Biochemistry Online: An Approach Based on Chemical Logic

Biochemistry Online




Last Updated: 03/30/16

Learning Goals/Objectives for Chapter 5D:  After class and this reading, students will be able to

  • describe general mechanisms of how a gene for a given protein might be negatively and positively regulated at the level of gene transcription;
  • describe the structure/function/role of promoters, response elements, RNA polymerase, transcription factors, nucleosomes, histone proteins, epigenetic modifications of DNA in gene transcription;
  • explain the differences (structural, Kds) between specific and nonspecific binding of a ligand to a macromolecule, at the structural level;
  • describe the structural features of both proteins and DNA that result in specific and nonspecific binding;
  • describe and give examples of how post-translational modifications of proteins and epigenetic modifications of DNA can alter gene expression;
  • explain how the apparent Kd for a protein binding to DNA can be altered by the presence of another protein bound to DNA at a proximal site
  • describe the basis of RNA interference in gene expression


D15.  ENCODE:  Encyclopedia of DNA Elements

ENCODE is a public research consortium, sponsored by the National Human Genome Research Institute (NHGRI),  who goals is to identify all functional elements in the human genome sequence. In September 2012, scientists involved in the project simultaneously published multiple papers the have significantly altered our understanding of how information about gene regulation is encoded into the genome.  Scientists have now identified how function is encoded into most of the genome, a far cry from the early notion that nonprotein-coding DNA sequences, which comprise 98% of the genome, is irrelevant or junk DNA.  Investigators used a variety of techniques to link structure to specific regions of the genome including sequencing of transcribed RNA from different types of cells, assessing senstivity/protection of DNA to an endonuclease, DNase 1, which gives information on DNA packing in chromatin and accessibility to transcription factors (see figure below),  and mapping long range effects of distal enhancers on gene transcription,.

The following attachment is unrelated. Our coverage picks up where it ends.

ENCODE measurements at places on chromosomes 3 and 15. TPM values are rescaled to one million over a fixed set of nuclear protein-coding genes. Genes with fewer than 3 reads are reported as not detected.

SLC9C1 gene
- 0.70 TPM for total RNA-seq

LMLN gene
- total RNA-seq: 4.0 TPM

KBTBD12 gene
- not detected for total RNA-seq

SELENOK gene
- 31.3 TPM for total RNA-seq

Figure: DNase 1 Sensitivity of Nucleosome Bound and Free DNA

DNase 1 Sensitivity DNA

Here are some of the consortium's significant findings:

This list clearly shows that genetic information encoded by the linear sequence of DNA ("1 bit" per 3.2 billion base pairs) is only a first approximation of the available information which is encoded by small contiguous stretches of DNA (as found in promoters), by loops distal to promoters (enhancers), chemical modification of DNA (methylation) and DNA binding proteins (methylation, acetylation, phosphorylation), and accessibility of DNA sequences to transcriptional regulators (RNA, protein) and packaging proteins (histones).    All of these must be considered as we try to decode the human genome.

Just as a contrast, we have already discussed how proteins also have additional information elements other than their primary sequence which has the information necessary for protein folding.  Short linear stretches of amino acids also act as signaling elements.  These included N-terminal signal sequences which help locate proteins in the outside of the cell, degradation sequences (regions enriched in PEST amino acids - single letter code), signals that have evolved to encourage or discourage homodimer, heterodimer or nonspecific aggregation, as well as sequences that lead to specific post-translational modifications.  Biological macromolecules (proteins and nucleic acids) are surely information macromolecules.


Return to Chapter 5D: Binding and the Control of Gene Transcription

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 Archived version of full Chapter 5D:  Binding and the Control of Gene Transcription


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